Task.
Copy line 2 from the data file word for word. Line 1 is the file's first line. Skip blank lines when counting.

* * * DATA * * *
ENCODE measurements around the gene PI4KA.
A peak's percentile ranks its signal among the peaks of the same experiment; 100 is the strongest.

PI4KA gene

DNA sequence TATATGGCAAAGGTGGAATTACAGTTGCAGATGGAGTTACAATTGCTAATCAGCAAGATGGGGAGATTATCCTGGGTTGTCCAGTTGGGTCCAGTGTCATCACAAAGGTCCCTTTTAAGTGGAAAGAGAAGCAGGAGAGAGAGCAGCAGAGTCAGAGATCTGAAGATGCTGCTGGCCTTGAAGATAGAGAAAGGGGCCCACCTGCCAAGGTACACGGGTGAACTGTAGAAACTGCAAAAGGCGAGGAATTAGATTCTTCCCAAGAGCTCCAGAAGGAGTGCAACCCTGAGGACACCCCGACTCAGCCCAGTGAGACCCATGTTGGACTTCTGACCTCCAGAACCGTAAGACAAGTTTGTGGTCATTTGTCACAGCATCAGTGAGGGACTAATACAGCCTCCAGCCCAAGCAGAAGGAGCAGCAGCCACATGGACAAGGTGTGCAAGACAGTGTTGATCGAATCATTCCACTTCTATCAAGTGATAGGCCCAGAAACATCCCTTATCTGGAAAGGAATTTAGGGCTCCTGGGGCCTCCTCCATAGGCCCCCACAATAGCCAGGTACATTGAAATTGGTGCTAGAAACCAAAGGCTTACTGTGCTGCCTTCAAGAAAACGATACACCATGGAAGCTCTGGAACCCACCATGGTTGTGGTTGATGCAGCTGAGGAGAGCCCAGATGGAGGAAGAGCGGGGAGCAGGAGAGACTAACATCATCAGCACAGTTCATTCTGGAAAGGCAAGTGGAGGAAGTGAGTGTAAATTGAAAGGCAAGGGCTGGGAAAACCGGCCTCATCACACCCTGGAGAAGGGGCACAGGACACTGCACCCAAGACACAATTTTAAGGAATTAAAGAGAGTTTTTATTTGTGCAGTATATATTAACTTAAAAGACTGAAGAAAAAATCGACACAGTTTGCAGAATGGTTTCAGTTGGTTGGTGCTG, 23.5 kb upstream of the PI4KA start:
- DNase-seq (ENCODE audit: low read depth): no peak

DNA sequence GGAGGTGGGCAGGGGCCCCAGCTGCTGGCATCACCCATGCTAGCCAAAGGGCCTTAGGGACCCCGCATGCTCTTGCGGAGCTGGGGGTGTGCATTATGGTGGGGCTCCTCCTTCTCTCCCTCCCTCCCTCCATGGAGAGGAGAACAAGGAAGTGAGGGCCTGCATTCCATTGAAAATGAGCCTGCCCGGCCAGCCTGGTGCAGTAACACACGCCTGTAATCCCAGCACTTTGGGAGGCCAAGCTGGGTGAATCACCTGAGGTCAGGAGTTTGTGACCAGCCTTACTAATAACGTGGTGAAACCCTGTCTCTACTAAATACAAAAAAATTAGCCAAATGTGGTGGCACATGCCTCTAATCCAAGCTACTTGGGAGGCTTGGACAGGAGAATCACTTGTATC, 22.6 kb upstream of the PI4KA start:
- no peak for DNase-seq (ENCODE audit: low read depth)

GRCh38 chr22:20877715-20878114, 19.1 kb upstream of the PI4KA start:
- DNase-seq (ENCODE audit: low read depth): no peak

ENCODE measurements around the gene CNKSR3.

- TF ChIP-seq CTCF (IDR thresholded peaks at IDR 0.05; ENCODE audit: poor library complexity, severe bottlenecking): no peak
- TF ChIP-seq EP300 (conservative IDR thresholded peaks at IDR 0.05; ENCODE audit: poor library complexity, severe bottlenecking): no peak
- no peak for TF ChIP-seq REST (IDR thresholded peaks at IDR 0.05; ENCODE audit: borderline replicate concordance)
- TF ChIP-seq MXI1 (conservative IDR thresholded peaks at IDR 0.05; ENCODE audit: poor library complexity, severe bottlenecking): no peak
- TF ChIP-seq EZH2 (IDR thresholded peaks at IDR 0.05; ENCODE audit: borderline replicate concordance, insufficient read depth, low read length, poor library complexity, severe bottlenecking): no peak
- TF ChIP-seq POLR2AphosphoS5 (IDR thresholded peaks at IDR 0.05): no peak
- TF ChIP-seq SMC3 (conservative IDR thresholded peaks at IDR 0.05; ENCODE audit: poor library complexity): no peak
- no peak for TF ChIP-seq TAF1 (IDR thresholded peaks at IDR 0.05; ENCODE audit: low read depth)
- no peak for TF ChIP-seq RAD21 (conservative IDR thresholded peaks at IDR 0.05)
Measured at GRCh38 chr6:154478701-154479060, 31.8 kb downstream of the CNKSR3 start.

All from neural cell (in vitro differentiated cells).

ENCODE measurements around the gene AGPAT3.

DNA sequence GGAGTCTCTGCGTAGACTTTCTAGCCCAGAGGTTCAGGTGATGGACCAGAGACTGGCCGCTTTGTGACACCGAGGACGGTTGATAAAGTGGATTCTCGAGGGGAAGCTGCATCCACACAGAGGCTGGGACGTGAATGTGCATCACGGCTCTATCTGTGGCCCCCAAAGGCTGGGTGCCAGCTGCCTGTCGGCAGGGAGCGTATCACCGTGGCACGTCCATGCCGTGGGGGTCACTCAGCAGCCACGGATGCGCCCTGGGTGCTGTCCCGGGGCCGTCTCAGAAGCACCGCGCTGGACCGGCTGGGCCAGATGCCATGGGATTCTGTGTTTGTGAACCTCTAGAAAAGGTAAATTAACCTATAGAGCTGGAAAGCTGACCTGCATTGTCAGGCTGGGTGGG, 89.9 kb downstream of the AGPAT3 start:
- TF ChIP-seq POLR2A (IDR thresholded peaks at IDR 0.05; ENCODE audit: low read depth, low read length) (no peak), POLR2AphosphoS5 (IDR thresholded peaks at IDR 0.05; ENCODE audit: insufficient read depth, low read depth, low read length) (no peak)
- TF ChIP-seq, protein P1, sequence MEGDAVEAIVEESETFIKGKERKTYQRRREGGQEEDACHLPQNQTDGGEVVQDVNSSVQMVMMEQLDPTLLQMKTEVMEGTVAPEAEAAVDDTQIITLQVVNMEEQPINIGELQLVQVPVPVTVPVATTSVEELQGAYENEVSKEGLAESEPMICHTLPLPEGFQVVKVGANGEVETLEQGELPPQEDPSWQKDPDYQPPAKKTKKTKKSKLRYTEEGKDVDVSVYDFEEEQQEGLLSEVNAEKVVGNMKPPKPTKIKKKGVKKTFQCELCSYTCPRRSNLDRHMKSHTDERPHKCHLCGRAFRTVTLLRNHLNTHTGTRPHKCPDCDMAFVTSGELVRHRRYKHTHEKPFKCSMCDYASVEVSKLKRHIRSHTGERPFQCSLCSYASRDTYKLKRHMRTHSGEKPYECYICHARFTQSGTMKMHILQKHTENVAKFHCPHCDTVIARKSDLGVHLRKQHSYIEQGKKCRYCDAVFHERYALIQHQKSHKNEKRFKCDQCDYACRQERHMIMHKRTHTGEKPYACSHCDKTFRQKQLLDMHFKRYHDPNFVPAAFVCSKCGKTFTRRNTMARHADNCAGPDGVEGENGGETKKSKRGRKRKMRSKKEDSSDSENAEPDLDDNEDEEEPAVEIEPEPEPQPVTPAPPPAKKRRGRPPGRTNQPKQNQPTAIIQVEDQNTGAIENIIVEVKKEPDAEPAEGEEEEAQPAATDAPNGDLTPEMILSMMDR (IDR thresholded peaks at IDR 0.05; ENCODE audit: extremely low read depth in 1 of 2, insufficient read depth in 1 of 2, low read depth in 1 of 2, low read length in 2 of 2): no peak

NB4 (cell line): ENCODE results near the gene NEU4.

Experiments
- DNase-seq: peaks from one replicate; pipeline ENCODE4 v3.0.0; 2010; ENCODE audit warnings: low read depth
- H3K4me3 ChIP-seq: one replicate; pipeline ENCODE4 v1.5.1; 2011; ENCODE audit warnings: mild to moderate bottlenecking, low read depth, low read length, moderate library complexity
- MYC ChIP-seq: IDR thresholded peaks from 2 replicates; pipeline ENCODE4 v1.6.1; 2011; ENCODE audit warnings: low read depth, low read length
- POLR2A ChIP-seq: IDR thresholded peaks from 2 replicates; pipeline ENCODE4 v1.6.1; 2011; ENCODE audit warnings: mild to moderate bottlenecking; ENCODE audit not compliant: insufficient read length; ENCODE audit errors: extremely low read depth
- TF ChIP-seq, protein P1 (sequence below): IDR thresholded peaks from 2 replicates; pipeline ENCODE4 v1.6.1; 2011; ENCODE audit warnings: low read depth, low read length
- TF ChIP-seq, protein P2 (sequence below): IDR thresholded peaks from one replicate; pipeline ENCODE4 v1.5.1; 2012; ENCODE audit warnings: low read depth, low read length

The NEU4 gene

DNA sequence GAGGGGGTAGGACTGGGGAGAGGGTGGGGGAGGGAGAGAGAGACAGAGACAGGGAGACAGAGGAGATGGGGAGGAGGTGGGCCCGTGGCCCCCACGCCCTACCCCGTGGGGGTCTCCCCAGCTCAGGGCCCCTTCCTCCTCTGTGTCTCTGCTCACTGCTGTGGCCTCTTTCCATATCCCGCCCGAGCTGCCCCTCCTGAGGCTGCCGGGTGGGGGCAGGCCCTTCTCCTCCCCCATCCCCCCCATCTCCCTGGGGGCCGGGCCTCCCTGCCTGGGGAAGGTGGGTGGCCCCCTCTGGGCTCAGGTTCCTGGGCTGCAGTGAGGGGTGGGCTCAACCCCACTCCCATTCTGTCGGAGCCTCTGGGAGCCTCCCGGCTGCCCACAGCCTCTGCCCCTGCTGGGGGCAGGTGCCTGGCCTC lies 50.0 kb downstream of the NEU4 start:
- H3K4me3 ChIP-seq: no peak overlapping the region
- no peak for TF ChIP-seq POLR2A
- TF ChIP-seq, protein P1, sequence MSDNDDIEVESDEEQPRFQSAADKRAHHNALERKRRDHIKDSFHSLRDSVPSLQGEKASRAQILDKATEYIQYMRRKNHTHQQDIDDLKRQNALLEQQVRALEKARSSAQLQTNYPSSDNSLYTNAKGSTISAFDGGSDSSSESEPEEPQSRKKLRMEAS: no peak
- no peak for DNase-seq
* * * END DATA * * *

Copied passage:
A peak's percentile ranks its signal among the peaks of the same experiment; 100 is the strongest.